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Geology of the Provinces of Canterbury and Westland, New Zealand : a report comprising the results of official explorations

From the Beginning of the Geological Survey to the Discovery of the West Coast Goldfields

page 1

From the Beginning of the Geological Survey to the Discovery of the West Coast Goldfields.

Before entering on the principal object of this Report, which is to present in a condensed form the main results of the topographical and geological surveys conducted by me since the latter part of the year 1860, in the Province of Canterbury, it may not be deemed superfluous if I offer a short narrative of my explorations, giving a somewhat detailed description of some of the journeys which were undertaken into those portions of the province, never before trodden by the foot of man. Such an account may be the more acceptable, as my other occupations will prevent me, at least for some time to come, from publishing as I had intended, a book in a more popular form on this subject. In this narrative I have very often quoted largely from former reports and other publications, thinking that I could not improve upon the descriptions and accounts which gave the first vivid impressions of the grand and sublime scenery with which the Southern Alps abound in every direction.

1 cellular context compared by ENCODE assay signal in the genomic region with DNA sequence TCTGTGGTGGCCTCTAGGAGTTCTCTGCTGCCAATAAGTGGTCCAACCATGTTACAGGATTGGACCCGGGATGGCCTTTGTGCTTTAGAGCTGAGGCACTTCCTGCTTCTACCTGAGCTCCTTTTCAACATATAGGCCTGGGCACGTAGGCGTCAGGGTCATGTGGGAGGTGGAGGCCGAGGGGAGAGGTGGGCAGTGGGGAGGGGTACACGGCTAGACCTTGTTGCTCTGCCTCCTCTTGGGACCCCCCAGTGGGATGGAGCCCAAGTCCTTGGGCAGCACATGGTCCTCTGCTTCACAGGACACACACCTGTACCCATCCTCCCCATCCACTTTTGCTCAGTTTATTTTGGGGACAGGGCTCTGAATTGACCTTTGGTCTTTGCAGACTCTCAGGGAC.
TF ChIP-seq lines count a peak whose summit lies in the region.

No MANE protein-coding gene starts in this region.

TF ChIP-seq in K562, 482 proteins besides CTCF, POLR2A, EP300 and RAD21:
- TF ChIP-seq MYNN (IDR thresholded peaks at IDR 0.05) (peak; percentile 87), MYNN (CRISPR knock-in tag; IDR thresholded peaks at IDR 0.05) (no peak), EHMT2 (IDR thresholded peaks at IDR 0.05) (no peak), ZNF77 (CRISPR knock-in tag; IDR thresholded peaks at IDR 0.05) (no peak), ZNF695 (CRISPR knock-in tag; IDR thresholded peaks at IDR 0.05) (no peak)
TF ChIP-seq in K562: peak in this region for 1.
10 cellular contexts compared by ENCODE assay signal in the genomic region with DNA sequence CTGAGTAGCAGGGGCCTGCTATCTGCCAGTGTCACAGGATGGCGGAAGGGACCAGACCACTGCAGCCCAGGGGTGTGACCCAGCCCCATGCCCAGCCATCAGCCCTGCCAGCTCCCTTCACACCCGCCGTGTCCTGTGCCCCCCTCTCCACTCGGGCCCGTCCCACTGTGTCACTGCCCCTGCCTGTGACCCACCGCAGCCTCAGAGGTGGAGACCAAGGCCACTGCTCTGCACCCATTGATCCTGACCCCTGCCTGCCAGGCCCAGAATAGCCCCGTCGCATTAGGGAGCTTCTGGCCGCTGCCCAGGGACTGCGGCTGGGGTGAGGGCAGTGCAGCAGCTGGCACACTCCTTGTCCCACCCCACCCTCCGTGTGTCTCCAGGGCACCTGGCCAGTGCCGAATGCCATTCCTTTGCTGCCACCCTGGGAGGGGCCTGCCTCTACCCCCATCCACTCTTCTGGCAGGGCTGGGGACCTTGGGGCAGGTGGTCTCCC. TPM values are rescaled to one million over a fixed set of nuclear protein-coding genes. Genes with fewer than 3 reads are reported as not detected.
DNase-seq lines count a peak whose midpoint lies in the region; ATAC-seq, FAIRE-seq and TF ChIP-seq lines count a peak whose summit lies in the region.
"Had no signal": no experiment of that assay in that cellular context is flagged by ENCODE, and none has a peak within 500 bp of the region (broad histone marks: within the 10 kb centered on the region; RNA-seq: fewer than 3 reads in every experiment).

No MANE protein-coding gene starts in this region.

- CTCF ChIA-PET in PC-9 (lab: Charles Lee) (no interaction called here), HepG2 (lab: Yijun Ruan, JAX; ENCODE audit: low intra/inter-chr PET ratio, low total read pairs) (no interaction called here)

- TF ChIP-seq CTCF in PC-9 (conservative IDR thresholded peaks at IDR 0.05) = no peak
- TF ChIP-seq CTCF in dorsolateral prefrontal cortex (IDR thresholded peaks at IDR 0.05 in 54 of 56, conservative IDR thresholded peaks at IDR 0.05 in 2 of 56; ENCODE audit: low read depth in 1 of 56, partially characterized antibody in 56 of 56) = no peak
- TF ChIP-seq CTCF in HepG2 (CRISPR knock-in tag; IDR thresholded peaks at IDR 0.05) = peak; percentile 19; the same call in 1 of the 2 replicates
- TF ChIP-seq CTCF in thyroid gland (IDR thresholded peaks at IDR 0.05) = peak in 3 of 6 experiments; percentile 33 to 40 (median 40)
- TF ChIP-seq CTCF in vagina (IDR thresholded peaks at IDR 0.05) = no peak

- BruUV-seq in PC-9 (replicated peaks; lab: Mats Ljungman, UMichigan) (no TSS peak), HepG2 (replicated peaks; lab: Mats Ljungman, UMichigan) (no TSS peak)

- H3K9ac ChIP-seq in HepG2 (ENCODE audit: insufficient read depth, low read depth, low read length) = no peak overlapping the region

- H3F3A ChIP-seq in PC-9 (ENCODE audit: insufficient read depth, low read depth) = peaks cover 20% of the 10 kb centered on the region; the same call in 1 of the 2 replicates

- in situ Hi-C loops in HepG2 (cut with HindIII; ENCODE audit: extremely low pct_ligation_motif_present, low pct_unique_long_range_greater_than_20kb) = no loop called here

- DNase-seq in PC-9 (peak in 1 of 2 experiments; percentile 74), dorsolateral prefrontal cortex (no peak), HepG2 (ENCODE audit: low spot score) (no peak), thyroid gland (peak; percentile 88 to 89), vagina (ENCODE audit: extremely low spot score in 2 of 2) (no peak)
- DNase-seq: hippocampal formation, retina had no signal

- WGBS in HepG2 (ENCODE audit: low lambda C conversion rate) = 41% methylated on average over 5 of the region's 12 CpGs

It was towards the end of 1860, when residing in Nelson, and occupied in preparing the results of the journey in the south-western portion of the Province of Nelson, undertaken on behalf of the Provincial Government for publication, that I received a letter from page 2his Honor W. S. Moorhouse, Esq., Superintendent of Canterbury requesting me to proceed as soon as convenient to that province, as he was anxious that I should make some geological detail examinations of the Mountain range which separates Port Lyttelton from the Canterbury plains. Through this range the tunnel for the Christchurch and Lyttelton railway, a truly gigantic undertaking, considering the growth of the settlement, had been projected, and after having been begun by some English contractors (Messrs. Smith and Knight), the contract after a few months was thrown up by that firm, principally owing to the fact that they had met with some specially hard basaltic rocks on the Lyttelton end of the projected tunnel.